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15 November, 1999

Science Lecture Series

There are two regular science lectures given at McMurdo Station. One on Sunday evenings is for general audiences and explains some of the projects happening on Antarctica and the surrounding ice. The other series is held on Wednesday evenings and presents highly technical science with supporting evidence for theories. I attended the presentation given to both series by Norbert Wu, a marine photographer.

Norbert dives and photographs marine life all over the world. He is currently here in Antarctica as an artist in residence with his support team of divers. Peter Brueggeman, Director of the Library at Scripts has created a great web site with some good research on the marine life. He dives with Norbert and worked with him during their undergraduate years.

Some of the slides of the ice stalagtights are really interesting. Here is what happens. As sea ice forms, the ice freezes and "squeezes out" the salt. As more and more salt gets squeezed out, the water becomes more and more saline. As such it can absorb more heat. It is also ore dense than the surrounding water. Small depressions begin to form in the ice and the more dense saline water flows down. As the more saline water absorbs heat from the liquid water around it, the liquid freezes forming a tube of ice with super saline water inside. The tubes "grow" into long projections into the seawater beneath the ice and form a spectacular scene. TO see what these look like and to learn more about other Antarctic marine life check out the web site: www.scilib.ucsd.edu/sio/nsf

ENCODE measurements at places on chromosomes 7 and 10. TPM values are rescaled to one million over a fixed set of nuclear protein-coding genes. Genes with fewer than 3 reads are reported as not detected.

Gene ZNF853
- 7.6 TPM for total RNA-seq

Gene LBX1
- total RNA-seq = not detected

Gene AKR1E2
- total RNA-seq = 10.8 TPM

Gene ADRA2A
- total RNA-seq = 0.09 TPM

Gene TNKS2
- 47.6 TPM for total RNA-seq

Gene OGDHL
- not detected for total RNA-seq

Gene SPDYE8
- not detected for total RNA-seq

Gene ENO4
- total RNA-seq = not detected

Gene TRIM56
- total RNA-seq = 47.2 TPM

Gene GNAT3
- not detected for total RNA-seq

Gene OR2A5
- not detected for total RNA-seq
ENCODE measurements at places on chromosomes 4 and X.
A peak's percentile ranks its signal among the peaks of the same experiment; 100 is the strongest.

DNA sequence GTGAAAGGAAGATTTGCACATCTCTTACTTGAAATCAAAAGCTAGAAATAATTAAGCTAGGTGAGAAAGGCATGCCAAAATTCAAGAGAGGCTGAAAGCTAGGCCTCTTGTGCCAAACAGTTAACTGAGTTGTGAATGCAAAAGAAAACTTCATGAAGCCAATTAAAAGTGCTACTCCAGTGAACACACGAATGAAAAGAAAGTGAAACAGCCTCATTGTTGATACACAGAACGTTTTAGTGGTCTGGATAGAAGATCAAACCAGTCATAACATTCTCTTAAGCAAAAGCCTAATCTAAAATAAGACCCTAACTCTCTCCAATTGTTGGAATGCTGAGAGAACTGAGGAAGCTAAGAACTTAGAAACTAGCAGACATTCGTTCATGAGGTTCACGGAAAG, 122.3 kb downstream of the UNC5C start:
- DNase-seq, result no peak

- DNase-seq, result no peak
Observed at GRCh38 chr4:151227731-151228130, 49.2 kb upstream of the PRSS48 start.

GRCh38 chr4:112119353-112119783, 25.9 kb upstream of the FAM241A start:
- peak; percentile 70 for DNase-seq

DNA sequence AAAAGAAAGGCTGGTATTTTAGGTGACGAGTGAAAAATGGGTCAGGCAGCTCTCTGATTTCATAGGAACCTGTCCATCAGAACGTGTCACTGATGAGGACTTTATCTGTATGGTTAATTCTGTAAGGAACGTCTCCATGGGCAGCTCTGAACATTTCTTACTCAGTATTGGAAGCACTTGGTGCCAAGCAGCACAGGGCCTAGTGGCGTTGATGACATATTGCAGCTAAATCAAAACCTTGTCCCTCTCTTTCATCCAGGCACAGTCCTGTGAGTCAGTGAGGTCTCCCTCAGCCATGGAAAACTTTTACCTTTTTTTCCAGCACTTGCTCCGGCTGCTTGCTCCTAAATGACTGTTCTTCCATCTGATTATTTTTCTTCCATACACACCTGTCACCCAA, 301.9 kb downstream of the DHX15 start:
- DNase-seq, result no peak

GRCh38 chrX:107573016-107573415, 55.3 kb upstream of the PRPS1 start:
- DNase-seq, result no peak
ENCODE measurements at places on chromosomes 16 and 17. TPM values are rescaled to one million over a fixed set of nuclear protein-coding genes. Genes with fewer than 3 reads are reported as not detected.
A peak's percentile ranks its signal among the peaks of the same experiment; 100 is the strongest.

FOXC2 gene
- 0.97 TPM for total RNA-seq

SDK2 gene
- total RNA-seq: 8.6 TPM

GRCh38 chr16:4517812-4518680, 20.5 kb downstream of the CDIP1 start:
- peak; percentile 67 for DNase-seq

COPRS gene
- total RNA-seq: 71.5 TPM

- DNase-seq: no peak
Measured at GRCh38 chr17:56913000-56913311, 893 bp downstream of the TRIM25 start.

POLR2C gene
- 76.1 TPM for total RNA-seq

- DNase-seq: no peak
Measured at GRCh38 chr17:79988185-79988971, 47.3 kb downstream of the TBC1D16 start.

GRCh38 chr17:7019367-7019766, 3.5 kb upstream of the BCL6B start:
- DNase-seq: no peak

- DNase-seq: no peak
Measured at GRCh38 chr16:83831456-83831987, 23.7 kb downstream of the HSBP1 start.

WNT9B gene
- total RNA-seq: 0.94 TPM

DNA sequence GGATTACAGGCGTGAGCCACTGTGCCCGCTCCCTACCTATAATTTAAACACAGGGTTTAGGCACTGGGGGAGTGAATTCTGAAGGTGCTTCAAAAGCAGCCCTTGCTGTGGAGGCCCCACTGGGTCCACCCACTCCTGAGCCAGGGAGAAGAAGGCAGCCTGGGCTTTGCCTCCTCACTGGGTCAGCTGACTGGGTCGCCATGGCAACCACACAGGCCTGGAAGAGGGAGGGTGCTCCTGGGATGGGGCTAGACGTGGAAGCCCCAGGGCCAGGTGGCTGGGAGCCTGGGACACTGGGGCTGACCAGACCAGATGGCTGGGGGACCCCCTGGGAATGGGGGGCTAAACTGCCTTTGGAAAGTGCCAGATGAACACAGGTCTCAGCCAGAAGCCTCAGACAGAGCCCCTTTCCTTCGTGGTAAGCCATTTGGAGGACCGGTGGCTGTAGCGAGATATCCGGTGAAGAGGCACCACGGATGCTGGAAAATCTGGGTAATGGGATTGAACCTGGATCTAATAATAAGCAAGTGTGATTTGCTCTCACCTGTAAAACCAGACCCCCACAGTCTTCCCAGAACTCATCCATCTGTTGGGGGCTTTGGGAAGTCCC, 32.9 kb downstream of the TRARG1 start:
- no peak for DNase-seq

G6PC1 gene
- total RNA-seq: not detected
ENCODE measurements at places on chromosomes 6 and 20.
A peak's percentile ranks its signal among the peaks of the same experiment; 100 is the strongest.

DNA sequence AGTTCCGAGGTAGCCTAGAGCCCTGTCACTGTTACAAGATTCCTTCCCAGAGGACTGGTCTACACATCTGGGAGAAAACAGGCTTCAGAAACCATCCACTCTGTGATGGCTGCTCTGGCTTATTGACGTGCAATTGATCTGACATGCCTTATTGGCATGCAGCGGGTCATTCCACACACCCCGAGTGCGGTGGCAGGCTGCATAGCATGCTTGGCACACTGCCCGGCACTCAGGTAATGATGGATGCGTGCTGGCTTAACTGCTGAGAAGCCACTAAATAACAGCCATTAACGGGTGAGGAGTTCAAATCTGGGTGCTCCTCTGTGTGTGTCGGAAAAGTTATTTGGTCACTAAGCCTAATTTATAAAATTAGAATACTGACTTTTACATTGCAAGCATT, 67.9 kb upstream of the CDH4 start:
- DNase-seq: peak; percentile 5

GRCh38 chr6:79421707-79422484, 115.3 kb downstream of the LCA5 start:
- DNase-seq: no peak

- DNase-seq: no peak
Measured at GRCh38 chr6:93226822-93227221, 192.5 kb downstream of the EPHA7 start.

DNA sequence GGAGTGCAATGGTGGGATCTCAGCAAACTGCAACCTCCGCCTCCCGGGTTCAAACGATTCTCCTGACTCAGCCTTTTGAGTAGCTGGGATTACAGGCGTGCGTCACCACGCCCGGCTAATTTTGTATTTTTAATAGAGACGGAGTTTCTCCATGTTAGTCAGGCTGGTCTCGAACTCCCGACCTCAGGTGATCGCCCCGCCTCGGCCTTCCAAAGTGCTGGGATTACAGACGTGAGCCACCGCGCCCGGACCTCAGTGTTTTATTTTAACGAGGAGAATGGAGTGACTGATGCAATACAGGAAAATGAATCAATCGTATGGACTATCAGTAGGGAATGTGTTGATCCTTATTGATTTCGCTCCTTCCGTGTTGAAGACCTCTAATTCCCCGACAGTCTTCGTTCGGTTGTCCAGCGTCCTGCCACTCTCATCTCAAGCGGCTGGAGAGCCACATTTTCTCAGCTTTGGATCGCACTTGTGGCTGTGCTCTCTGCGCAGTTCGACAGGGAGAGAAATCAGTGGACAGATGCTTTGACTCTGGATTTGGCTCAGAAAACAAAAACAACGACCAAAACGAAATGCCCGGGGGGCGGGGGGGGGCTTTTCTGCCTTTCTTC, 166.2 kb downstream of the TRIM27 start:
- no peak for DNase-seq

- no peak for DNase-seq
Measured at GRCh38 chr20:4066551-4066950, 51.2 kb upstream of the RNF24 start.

I will send along some photos of marine animals that this project collected for photography purposes. They will be returned after the photography. There will probably be a TV program special made from the video that was taken here by Norbert Wu and his diving team. He is also experimenting with high-density digital photography. He showed some of that film during a science night lecture. He also showed the very expensive camera that he is using to document penguin and seal swimming behavior.

sea spiders roam the sea floor near McMurdo Station

This helmet jellyfish is food for anemonies when it gets too close.

This picture is taken of a small holding tank in the aquarium where several experiments are taking place. Look for the star fish, the spiny worm, the sea slugs and other marine life.

I spent some time at the safety refresher school with Dr. Peter Brueggeman You must look at his web site and learn a lot more about the marine life in the antarctic waters. These waters ate -2degrees celcius. Animals must solve the problem of not freezing when their environmentis colder than the freezing point of fresh water. How to they manage? http://www.scilib.ucsd.edu/sio/nsf brouse this site an dlearn the answers to your questions. another site to look at is http://www.mcmurdo.gov/science/projects/fieldguide

Antarctic starfish in a feeding frenzy eating a killed fish This is another situation set up in the Crary lab aquarium for filming. THis is what happens in the Ross Sea, a rather shallow body of water that is ice covered at this time.

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